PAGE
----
Campus Reform | Biden extends federal student loan freeze: No bills, no interest until 2022

Biden extends federal student loan freeze: No bills, no interest until 2022

The Trump administration first announced the pause in March 2020 as a temporary, pandemic-related measure.

Top Democrats had pushed Biden to extend the pause even longer.

Federal student loan borrowers will continue to get a break from their monthly bills until February 2022, the Biden administration announced on Friday. 

No interest will accrue on federal student loans until that time, and borrowers with loans in default will not see their wages garnished until the student loan freeze expires. 

The pause on student loans payments, called a forbearance, began under the Trump administration in March 2020.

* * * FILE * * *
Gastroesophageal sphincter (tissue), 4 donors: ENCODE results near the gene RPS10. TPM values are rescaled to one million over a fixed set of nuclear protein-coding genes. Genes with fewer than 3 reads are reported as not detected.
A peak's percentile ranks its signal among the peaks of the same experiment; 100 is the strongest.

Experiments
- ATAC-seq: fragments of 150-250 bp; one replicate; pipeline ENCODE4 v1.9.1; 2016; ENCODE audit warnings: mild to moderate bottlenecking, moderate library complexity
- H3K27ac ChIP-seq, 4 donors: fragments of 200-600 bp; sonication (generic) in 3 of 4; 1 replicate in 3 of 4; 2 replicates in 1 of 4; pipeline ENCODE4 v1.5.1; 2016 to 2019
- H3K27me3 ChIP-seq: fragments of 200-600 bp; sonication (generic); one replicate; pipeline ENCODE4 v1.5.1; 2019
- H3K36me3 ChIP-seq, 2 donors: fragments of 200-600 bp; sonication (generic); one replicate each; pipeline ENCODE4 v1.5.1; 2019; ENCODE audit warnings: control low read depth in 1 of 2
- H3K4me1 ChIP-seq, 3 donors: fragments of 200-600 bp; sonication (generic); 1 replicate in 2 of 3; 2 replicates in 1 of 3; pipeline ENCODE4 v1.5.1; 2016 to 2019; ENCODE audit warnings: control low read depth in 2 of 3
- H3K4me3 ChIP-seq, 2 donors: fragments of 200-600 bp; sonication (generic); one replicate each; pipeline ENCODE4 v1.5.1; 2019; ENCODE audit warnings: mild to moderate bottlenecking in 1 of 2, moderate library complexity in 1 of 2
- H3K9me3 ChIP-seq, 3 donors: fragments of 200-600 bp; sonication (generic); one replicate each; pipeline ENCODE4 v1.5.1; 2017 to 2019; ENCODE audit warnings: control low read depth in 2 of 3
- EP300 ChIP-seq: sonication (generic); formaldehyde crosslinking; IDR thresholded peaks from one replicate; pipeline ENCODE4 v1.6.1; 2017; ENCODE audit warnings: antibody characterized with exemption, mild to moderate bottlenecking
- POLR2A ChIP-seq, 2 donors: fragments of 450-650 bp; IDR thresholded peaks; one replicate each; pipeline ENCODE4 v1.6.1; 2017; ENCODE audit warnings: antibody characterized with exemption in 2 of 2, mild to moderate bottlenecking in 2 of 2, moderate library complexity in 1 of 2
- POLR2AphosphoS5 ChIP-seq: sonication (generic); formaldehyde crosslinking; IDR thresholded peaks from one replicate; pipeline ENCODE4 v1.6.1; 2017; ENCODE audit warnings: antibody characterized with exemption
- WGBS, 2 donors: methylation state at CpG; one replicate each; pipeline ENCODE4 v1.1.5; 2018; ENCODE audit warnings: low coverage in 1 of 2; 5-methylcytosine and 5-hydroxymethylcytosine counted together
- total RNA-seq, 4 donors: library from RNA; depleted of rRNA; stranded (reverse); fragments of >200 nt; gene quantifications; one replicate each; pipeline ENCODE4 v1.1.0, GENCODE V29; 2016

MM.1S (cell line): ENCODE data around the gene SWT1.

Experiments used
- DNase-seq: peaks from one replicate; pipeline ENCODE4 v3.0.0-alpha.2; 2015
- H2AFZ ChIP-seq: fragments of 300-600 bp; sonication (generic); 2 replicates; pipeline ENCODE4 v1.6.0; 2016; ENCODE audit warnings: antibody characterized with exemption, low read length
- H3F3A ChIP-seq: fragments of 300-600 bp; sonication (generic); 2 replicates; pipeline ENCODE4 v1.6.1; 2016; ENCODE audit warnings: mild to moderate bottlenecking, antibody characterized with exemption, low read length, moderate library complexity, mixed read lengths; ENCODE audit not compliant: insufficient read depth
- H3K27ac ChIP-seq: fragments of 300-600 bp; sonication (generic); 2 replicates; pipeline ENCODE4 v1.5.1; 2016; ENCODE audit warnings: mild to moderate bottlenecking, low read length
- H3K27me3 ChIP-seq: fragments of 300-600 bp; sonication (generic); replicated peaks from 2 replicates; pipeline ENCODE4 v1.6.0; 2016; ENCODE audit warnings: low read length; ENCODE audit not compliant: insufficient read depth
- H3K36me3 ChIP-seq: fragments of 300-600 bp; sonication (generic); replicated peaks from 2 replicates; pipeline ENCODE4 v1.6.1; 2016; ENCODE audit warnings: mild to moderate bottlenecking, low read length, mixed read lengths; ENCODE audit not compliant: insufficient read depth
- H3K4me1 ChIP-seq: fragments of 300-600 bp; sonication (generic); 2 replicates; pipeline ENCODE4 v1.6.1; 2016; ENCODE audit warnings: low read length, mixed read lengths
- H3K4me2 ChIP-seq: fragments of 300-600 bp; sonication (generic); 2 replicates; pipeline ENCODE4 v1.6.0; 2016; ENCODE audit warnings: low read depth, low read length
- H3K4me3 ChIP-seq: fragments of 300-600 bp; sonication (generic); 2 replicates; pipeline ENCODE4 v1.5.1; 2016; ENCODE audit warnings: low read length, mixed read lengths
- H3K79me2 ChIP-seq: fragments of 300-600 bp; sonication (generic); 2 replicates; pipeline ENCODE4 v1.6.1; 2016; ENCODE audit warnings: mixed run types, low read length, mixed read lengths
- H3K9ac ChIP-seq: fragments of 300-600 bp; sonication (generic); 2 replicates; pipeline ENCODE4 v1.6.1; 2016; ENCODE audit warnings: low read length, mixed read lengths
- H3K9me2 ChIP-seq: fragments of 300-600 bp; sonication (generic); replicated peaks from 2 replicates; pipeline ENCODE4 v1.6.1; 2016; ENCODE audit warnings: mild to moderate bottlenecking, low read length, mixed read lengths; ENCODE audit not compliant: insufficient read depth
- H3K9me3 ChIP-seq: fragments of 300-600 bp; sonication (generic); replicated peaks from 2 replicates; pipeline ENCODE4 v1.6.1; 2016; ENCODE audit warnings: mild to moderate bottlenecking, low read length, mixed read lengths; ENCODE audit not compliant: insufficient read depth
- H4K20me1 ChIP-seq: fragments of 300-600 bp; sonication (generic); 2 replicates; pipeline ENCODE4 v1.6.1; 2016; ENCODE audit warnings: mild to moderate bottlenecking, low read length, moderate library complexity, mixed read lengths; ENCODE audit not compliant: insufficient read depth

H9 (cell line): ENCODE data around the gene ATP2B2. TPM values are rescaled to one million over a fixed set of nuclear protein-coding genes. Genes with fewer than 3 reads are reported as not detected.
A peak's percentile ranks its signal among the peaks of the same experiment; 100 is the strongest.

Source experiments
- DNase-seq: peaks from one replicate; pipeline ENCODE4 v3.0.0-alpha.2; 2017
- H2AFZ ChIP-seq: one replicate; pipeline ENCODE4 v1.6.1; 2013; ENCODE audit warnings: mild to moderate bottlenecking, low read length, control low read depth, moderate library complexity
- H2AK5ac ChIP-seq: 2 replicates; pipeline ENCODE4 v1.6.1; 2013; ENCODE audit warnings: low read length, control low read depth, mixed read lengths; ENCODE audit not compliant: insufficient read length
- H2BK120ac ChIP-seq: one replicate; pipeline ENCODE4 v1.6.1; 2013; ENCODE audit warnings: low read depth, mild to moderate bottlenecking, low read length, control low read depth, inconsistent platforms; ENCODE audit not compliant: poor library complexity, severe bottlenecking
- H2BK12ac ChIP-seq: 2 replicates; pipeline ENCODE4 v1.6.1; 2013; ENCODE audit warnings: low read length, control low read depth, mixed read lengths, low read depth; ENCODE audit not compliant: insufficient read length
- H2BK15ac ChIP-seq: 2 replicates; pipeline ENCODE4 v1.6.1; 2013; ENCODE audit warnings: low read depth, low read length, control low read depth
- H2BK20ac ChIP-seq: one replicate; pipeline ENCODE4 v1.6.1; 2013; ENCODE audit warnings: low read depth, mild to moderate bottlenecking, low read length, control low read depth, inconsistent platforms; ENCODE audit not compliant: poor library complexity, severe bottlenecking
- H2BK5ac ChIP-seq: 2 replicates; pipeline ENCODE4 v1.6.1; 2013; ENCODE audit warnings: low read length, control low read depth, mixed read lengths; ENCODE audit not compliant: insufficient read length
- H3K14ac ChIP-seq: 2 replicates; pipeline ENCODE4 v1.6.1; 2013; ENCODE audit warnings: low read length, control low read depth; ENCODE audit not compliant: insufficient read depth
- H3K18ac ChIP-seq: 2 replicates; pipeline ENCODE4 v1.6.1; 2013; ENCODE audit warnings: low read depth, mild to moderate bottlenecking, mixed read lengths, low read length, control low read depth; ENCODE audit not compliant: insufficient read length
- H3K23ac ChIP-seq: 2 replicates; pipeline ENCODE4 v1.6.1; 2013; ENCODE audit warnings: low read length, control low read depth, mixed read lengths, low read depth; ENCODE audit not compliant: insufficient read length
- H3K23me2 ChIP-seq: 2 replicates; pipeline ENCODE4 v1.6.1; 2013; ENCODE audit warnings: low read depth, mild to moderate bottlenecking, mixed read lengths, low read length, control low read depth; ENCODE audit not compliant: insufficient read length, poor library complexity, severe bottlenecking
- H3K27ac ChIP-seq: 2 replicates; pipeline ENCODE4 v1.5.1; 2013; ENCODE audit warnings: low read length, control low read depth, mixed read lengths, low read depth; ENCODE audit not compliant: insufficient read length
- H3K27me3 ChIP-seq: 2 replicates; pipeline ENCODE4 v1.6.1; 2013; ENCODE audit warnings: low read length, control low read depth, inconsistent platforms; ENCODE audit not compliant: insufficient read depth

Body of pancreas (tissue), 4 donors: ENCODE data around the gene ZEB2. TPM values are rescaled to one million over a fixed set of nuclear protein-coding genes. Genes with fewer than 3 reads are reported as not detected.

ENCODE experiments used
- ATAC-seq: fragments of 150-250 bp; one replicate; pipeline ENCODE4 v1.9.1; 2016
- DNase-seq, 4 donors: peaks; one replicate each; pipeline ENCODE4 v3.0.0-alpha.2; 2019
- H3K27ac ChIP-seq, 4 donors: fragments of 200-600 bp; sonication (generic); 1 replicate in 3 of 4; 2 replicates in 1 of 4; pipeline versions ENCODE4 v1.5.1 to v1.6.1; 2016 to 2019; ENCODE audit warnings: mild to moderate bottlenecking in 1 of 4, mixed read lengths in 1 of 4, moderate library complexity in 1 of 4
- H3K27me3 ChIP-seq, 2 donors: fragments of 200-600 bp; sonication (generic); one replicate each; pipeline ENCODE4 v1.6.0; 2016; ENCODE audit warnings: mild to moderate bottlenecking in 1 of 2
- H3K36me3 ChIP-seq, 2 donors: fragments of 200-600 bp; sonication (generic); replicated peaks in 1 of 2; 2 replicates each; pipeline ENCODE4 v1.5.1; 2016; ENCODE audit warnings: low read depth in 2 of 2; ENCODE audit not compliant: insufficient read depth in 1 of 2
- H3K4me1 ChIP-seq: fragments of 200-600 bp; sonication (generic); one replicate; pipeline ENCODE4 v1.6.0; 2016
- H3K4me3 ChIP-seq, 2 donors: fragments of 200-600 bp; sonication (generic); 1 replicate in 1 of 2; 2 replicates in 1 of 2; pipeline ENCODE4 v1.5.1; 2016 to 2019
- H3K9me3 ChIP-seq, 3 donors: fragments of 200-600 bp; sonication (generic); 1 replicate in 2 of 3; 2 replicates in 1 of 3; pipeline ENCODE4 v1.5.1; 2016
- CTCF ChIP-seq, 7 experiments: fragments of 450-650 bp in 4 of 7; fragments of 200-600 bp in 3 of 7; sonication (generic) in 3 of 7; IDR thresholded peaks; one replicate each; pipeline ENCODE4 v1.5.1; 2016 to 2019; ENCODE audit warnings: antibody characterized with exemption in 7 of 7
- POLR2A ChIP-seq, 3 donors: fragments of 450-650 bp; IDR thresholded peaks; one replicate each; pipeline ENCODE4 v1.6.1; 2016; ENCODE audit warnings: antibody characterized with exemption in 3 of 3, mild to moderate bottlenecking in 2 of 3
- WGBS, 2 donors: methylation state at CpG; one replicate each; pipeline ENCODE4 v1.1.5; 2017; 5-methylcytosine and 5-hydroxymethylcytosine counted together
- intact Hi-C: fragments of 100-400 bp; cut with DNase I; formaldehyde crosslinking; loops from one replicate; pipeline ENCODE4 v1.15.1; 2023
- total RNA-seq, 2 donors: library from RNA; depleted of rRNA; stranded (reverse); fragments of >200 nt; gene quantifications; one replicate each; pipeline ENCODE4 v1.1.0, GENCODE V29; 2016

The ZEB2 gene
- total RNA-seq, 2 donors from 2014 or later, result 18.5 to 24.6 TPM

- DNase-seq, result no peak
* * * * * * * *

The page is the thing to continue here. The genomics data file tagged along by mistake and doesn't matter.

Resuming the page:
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The Trump administration extended the forbearance in December 2020 and the Biden administration further extended the pause soon after taking office. The forbearance period was scheduled to expire on September 31 meaning that borrowers would have been expected to pay their student loan bills come this October.

Top Democrats, including Sen. Schumer, Sen. Warren, and Rep. Ayanna Pressley, had pressured Biden to extend the student loan freeze until March 2022 or until the unemployment rate reaches pre-pandemic levels, whichever comes later. 

Those lawmakers are unlikely to see that goal realized. The Department of Education described the most recent action as "a final extension" with "a definitive end date."

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The student loan forbearance applies to all Federal Student Aid borrowers, regardless of their income. When payments resume in February 2022, borrowers will have experienced 22 months without their loans accruing interest or the need to make regularly scheduled loan payments.

Follow the author of this article on Twitter: @AngelaLMorabito